In the midst of this coronavirus pandemic, I find myself waking up in the morning longing for something that will make me feel alive and tethered to hope. I scan my bookshelves for something that will remind me to keep going. I listen to music that helps me stay grounded and secured to goodness. We watch shows as a family and play board games so that we can laugh. We go on walks and chase the dogs in the back yard because we are trying to do this the best we can.
Editor's Note: As part of her piece "Using the Love Commandment to Talk COVID-19 With Your Kids," Christian ethicist Kate Ott collected drawings and quotes from children engaging in the topic of loving your neighbor during this health crisis. Here's what they had to say.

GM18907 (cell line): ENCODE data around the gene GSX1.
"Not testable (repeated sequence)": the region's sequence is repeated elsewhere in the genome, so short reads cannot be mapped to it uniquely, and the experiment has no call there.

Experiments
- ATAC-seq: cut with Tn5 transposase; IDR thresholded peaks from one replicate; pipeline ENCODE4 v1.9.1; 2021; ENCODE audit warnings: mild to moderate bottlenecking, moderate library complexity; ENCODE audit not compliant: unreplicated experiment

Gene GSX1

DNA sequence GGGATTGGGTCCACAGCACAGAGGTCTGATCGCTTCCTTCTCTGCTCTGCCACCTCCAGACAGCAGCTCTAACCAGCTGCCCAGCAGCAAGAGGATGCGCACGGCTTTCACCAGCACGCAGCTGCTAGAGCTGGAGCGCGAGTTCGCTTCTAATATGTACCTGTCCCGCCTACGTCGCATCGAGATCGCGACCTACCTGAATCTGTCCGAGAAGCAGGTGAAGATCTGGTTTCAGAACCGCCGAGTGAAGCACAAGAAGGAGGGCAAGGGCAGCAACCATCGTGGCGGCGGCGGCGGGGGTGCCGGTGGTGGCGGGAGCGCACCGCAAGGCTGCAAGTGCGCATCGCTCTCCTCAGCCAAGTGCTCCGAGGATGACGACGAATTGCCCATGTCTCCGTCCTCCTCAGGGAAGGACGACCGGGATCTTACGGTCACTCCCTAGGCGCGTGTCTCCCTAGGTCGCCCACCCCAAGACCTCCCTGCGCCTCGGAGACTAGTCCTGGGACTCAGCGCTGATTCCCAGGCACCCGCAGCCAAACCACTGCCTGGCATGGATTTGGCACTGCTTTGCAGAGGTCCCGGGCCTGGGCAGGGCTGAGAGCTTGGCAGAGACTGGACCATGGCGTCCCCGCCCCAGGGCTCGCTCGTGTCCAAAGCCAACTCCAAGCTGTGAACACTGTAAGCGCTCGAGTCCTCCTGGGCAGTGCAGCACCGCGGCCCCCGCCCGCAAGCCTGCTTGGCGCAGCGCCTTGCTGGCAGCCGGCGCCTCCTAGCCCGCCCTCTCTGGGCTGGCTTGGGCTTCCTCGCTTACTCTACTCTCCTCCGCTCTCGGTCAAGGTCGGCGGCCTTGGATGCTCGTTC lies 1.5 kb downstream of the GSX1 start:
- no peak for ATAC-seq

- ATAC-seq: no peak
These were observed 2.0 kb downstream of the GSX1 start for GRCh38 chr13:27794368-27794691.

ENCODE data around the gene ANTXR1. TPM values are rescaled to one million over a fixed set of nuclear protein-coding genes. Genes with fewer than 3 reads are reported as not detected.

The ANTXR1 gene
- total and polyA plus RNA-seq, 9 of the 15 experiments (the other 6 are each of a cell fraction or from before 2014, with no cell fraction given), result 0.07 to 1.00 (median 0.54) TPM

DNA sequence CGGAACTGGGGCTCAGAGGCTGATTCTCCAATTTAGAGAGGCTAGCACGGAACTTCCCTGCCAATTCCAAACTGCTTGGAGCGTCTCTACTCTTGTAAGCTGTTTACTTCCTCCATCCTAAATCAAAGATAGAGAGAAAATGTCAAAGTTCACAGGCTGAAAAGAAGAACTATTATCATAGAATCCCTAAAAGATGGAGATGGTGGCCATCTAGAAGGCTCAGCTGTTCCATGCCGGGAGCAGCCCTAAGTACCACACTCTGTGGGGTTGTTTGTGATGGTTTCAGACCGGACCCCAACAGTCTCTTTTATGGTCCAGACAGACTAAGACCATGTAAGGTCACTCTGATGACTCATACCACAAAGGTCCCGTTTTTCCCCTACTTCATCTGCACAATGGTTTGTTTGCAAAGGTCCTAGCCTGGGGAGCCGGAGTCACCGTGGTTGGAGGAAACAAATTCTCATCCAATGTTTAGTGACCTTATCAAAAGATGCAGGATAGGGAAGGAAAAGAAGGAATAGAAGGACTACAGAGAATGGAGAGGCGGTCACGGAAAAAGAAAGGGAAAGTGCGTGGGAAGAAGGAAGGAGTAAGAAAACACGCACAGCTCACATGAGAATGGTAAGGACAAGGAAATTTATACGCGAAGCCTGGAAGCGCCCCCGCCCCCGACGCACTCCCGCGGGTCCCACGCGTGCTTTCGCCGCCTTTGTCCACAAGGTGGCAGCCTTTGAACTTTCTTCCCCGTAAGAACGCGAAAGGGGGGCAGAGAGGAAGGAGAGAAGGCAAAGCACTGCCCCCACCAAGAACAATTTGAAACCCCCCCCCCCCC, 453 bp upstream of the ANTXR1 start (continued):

As adults are forced into major social and work-related changes, we can quickly lose patience with our children, forget their perspective matters, and resort to “just do it”-type responses. I want to encourage parents to take a deep breath and invite children into a new way of being in the world shaped by COVID-19. Children are morally resilient and creative when we give them the chance. So, how can we talk with our children about this pandemic? Let’s use the love commandment as our guide.
The problem is not only with the corporations struggling to make choices when profits are on the line. As a culture infused with the values of life, liberty, and the pursuit of happiness, Americans value individualism and have a hard time understanding their role in community health measures. When we are taught to prioritize our individual rights and needs (see the discussions about guns, vaccines, and universal health care), it quickly leads to seeing other people as our enemy instead of a neighbor to protect. And that’s where religious communities must lead.